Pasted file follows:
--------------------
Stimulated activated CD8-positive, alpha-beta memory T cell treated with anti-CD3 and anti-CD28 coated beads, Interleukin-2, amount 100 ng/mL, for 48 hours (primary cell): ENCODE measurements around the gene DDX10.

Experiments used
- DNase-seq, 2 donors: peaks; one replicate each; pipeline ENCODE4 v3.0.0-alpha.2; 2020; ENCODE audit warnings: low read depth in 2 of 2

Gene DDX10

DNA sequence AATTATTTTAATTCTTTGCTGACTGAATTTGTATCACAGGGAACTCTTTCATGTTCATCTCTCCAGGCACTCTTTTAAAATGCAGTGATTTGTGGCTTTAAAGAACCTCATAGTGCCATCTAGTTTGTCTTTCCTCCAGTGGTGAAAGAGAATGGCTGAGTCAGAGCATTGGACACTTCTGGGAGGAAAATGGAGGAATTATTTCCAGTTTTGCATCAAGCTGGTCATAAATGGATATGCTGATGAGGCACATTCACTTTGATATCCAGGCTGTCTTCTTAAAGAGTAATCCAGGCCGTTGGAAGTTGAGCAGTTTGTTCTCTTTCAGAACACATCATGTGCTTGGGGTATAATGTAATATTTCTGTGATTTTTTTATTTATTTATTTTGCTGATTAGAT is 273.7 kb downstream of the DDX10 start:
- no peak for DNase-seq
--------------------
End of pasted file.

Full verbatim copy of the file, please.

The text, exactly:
Stimulated activated CD8-positive, alpha-beta memory T cell treated with anti-CD3 and anti-CD28 coated beads, Interleukin-2, amount 100 ng/mL, for 48 hours (primary cell): ENCODE measurements around the gene DDX10.

Experiments used
- DNase-seq, 2 donors: peaks; one replicate each; pipeline ENCODE4 v3.0.0-alpha.2; 2020; ENCODE audit warnings: low read depth in 2 of 2

Gene DDX10

DNA sequence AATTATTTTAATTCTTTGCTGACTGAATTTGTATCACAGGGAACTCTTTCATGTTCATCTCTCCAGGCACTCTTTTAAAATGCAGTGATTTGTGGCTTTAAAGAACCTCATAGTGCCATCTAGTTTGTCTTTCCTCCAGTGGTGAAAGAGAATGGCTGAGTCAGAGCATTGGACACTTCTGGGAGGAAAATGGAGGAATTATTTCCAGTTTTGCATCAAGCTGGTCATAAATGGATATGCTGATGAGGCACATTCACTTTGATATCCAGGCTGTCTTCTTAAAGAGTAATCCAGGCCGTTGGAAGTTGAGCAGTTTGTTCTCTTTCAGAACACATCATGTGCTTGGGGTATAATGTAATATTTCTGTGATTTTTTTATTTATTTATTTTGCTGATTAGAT is 273.7 kb downstream of the DDX10 start:
- no peak for DNase-seq